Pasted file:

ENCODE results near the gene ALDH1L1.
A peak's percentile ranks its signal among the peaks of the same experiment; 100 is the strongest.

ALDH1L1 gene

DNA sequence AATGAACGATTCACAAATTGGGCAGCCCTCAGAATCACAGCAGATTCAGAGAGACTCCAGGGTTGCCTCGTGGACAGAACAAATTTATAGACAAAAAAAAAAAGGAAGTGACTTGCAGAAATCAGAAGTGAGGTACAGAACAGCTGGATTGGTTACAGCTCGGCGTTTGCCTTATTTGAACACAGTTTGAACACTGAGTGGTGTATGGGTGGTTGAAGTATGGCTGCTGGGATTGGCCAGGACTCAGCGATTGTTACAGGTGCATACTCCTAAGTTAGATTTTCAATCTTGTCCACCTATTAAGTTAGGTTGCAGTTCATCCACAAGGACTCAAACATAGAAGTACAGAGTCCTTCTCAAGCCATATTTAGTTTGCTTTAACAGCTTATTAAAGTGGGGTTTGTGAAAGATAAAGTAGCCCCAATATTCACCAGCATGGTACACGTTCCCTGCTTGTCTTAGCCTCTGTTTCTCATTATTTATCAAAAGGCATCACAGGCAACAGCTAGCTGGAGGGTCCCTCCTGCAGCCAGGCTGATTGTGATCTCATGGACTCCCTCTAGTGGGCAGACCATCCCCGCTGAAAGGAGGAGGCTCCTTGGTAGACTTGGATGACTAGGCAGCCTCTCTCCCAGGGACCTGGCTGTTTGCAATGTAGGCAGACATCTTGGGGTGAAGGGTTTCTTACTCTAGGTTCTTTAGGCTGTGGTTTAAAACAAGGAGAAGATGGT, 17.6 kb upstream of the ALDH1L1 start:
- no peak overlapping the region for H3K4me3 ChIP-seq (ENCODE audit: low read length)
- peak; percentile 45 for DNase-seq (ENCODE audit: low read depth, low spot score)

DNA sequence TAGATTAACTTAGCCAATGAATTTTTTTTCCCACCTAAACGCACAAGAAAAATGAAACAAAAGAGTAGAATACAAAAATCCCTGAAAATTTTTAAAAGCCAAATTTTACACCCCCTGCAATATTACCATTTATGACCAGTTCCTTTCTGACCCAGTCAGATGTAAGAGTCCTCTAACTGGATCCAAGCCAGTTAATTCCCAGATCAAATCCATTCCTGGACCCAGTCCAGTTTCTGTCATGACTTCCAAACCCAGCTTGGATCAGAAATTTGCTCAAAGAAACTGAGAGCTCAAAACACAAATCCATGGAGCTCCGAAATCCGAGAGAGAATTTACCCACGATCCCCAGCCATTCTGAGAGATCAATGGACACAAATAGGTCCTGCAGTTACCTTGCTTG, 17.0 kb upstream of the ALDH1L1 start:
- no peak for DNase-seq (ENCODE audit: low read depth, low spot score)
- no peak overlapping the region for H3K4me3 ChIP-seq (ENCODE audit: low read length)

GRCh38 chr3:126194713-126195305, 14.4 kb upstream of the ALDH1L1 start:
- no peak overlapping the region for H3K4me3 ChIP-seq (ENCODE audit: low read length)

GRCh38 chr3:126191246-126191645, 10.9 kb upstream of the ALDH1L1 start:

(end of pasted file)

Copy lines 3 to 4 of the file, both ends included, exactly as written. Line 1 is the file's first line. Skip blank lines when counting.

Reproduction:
ALDH1L1 gene

DNA sequence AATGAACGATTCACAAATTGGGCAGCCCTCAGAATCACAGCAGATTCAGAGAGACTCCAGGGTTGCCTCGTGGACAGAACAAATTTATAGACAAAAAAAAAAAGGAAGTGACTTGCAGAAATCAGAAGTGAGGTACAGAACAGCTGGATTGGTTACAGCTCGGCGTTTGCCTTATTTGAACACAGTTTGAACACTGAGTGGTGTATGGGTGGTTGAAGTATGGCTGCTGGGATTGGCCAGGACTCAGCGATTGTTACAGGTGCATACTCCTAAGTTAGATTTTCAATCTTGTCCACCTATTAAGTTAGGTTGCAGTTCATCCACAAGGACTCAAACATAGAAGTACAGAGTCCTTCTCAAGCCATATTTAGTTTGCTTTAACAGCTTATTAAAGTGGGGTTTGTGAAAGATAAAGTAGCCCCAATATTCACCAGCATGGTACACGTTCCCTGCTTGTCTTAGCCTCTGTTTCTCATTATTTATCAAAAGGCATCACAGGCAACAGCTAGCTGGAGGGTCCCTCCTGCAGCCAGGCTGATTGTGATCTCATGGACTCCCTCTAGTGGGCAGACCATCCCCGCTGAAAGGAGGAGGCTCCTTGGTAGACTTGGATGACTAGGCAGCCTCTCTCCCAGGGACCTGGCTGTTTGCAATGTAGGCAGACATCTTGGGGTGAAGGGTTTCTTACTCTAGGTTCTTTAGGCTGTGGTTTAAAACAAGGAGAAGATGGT, 17.6 kb upstream of the ALDH1L1 start: